FinCom Identifies Housing As Town’s Top Priority
CHATHAM — In the spirit of holding the line on expenses during the pandemic, Fire Chief David DePasquale did not ask for new full-time firefighters in the fiscal 2022 town budget, even though he’s made it clear that the extra hands are needed. Last week, having heard that the finance committee could support the idea, the select board asked Town Manager Jill Goldsmith to add two full-time equivalent firefighter positions to the spending plan.
Traditionally, the town has sought to fill staffing shortages by paying overtime to existing firefighters, thus avoiding the cost of training, equipping and providing benefits for new staff. And while the town has boosted the overtime budget appropriately, DePasquale said the strategy is now taking its toll on the department.
The department now provides an average of 400 hours of overtime for each firefighter annually, the chief said. “That’s 10 40-hour weeks these guys are working, besides their regular shifts,” he said. “When we keep increasing our overtime budget, they keep working and working and working.” The current staffing model is not sustainable because it is causing staff to burn out, he said. “We can’t keep doing it. At some point we’re going to break,” he said.
The town commissioned a study on fire department staffing in 2011, and the study recommended hiring four full-time firefighters.
“That’s when we had 10 call people,” DePasaquale said, referring to part-time call firefighters. “Now we have zero.” The department also has hundreds more responses than it had in 2011, he added.
“There’s been a shift in the underlying perspective of the finance committee,” FinCom Chairman Stephen Daniel told the select board. “There is a real need out there that can’t really be managed through a model that doesn’t seem to be working, the call firefighter model,” he said. When a request for full-time staff comes to the finance committee, it will likely be favorably received, Daniel said.
The town has applied for a federal Staffing For Adequate Fire And Emergency Response (SAFER) Grant, which would completely fund salary and benefits for four full-time firefighters, Goldsmith said. But competition for that grant is expected to be extreme this year, she noted.
Select board member Dean Nicastro noted that DePasquale didn’t request the additional staff when he made his budget presentation several weeks ago.
“I’m not sure what changed,” he said.
DePasquale said he certainly would like to have four additional firefighters in the next budget, “but the directive we got from, I thought everybody, was we’re going to try to keep the budget as low as we can” because of the pandemic and the drop in town revenues resulting from the economic downturn. “We want to play ball with everybody, and we know the [fiscal] situation that’s out there, and that’s why I didn’t push for it. But we’re going to have to do something.”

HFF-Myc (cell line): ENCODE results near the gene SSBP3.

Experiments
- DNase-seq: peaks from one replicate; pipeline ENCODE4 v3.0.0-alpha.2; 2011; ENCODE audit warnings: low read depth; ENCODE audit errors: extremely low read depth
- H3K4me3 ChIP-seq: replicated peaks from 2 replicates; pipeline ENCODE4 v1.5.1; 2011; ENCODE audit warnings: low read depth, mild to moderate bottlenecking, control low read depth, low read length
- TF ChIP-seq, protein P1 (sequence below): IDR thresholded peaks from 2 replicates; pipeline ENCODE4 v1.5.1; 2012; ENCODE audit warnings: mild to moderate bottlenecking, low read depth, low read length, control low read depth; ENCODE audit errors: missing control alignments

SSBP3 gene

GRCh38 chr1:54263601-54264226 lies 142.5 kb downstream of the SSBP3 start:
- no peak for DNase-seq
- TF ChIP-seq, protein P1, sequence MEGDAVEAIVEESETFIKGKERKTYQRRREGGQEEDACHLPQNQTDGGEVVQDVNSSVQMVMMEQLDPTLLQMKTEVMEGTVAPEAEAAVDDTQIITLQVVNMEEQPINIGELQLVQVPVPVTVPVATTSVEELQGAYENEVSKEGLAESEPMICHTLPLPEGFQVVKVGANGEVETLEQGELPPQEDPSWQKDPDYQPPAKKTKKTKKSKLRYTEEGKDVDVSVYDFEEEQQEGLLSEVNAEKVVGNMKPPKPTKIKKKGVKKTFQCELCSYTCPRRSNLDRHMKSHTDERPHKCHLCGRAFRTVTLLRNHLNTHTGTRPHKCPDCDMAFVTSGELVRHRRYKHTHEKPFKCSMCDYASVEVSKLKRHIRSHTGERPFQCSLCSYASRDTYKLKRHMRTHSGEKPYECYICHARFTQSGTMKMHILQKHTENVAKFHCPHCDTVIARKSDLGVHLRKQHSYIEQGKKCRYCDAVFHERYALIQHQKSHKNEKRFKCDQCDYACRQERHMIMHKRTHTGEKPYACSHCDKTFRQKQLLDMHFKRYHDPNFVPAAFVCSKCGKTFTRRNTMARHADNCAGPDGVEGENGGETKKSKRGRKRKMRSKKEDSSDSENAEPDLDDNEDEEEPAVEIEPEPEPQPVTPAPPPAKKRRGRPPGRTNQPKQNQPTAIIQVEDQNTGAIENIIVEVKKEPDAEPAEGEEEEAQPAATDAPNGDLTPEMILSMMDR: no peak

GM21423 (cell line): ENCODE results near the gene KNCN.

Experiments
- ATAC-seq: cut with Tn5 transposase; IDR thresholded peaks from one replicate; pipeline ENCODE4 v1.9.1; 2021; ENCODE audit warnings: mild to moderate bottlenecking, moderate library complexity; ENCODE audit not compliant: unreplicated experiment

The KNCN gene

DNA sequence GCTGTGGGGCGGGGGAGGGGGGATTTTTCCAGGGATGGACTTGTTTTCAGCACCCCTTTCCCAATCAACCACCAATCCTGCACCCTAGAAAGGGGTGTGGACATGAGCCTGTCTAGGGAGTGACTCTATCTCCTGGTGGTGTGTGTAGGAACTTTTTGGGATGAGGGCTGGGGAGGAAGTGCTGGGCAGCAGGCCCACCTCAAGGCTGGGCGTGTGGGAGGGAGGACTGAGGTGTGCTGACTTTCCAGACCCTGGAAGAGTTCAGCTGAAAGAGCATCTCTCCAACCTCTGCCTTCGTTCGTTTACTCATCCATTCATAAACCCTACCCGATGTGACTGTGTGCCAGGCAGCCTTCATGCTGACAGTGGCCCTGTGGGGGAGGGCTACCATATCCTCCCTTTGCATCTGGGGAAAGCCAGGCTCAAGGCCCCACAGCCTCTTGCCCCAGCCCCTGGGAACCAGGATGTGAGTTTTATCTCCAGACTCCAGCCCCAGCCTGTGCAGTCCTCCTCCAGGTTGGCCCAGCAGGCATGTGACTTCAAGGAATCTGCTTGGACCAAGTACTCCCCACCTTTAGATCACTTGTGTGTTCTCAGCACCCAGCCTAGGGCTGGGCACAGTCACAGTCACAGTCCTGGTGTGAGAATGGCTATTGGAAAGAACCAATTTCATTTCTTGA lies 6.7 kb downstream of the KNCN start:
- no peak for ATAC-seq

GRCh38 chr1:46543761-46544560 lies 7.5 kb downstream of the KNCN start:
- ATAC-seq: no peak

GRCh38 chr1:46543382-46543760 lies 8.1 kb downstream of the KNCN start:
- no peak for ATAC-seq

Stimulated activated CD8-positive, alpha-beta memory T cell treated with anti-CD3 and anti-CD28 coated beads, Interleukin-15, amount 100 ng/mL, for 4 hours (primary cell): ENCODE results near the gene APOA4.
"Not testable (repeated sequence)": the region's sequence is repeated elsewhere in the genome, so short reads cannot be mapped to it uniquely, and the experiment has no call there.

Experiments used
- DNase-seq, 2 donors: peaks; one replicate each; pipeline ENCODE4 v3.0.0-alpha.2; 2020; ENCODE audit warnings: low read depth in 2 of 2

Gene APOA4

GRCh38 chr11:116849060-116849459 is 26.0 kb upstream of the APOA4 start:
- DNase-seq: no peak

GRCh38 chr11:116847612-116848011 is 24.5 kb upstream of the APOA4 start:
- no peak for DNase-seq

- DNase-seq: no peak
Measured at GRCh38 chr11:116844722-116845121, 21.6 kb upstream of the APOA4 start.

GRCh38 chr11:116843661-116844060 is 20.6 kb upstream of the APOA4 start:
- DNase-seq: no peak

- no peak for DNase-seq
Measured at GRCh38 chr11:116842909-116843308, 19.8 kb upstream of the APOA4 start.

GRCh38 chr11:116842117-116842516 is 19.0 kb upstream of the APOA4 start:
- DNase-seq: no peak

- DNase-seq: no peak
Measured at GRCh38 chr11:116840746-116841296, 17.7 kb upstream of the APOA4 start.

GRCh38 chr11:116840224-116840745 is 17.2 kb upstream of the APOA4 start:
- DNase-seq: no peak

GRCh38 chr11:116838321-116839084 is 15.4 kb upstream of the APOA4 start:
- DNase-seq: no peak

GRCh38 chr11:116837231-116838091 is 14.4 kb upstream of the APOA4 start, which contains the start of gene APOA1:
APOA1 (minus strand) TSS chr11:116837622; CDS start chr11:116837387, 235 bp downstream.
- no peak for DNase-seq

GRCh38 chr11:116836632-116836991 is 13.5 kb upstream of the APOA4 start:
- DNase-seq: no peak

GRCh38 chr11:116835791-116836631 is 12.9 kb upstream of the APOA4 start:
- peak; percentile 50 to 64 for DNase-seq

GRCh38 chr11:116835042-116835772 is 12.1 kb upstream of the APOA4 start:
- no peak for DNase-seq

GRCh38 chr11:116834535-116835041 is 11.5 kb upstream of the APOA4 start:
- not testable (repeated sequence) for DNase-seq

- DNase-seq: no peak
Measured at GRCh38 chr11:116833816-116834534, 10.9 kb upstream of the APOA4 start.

DePasquale said he had proposed earlier hiring the Barnstable County Sheriff’s Office to take over the dispatch function for the department, as it has done for Harwich and Orleans. Doing so would free up firefighters for responses and save the town money, he said.
“But that’s three years out, anyway, if we can get in then,” he said. The town also can’t count on receiving the SAFER grant, he added.
“This is, to me, about quality of life for the people that work here in this town, and for their well-being, as well,” Select board Chair Shareen Davis said. The department has performed well, particularly during the pandemic, but even without that extra pressure it needs to have sufficient staffing, she said.
Chatham’s firefighters do their jobs well and willingly, Nicastro noted.
“I’d hate to see the morale go down because we’re putting too much stress and pressure on them,” he said.
The board voted unanimously to have Goldsmith revise the operating budget to include two additional full-time equivalent firefighters, and to transmit that budget to the finance committee for official consideration.
Earlier in the meeting, Daniel expressed the finance committee’s thoughts on this year’s draft spending plans, saying town officials were wise to take a conservative approach to spending during the pandemic, given declines in revenue. There are predictions that the country’s gross domestic product may increase in the upcoming year, and while the town should keep taking a careful approach to spending, “we are cautiously optimistic that we may be able to outperform, at least on the revenue side,” he said.
There were around 600 pending or closed home sales in Chatham in 2020, an increase of about 350 from the year before, Daniel noted, and the median selling price was markedly higher. While the real estate industry is strong, the trend underscores the need for affordable and attainable housing for year-round families, he said.
“We think at this point there’s no higher municipal priority for the town of Chatham than the creation of significant numbers of affordable and attainable housing units here in town,” he said. Daniel praised the select board for pursuing a number of housing projects for the next town meeting, but warned that there will be some opposition. “We really encourage persistence and perseverance in pursuing this goal,” he said.
Daniel said he was disappointed that the select board opted against using the former water department building on Old Harbor road – formerly a single-family home – as an affordable home under the town’s existing rental escrow program. The old house has been vacant for more than a decade and is in danger of falling victim to neglect, he said. The town has the opportunity to use the house to provide a home for a family “and make a statement about our intentions” when it comes to producing more units, he said.
Absent a significant effort to create housing, “we have a very different future than I think we would all like to see and hold for this town,” Daniel said.